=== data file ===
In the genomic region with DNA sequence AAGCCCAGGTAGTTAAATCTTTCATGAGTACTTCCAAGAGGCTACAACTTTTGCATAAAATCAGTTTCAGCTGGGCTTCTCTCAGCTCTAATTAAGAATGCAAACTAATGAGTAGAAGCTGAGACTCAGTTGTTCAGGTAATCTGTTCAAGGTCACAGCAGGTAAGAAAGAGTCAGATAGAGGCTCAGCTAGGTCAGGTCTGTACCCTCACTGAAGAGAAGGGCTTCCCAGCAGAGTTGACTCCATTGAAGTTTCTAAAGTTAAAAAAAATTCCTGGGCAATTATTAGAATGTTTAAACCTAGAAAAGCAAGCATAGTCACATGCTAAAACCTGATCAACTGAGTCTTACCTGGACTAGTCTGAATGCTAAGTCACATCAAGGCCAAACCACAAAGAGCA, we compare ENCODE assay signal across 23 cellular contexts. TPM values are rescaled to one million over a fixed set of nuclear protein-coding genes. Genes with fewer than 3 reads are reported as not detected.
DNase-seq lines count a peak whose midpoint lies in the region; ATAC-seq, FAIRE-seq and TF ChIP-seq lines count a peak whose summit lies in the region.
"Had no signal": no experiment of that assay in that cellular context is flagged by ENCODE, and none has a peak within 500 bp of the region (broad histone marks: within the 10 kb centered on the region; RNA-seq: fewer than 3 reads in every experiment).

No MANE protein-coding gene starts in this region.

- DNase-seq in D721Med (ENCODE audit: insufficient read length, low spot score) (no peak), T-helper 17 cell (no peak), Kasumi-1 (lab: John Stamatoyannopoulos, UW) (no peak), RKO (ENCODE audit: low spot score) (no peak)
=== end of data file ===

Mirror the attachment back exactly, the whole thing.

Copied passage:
In the genomic region with DNA sequence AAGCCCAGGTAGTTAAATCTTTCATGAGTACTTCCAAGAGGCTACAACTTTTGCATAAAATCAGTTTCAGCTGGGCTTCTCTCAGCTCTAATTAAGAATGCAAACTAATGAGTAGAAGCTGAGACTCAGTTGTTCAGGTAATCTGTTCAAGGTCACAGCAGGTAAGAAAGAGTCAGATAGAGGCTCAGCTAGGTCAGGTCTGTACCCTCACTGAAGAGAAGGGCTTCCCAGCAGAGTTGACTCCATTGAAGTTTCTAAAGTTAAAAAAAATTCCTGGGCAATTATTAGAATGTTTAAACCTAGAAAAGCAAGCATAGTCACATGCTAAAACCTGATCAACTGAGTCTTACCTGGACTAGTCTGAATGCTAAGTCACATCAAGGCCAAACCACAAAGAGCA, we compare ENCODE assay signal across 23 cellular contexts. TPM values are rescaled to one million over a fixed set of nuclear protein-coding genes. Genes with fewer than 3 reads are reported as not detected.
DNase-seq lines count a peak whose midpoint lies in the region; ATAC-seq, FAIRE-seq and TF ChIP-seq lines count a peak whose summit lies in the region.
"Had no signal": no experiment of that assay in that cellular context is flagged by ENCODE, and none has a peak within 500 bp of the region (broad histone marks: within the 10 kb centered on the region; RNA-seq: fewer than 3 reads in every experiment).

No MANE protein-coding gene starts in this region.

- DNase-seq in D721Med (ENCODE audit: insufficient read length, low spot score) (no peak), T-helper 17 cell (no peak), Kasumi-1 (lab: John Stamatoyannopoulos, UW) (no peak), RKO (ENCODE audit: low spot score) (no peak)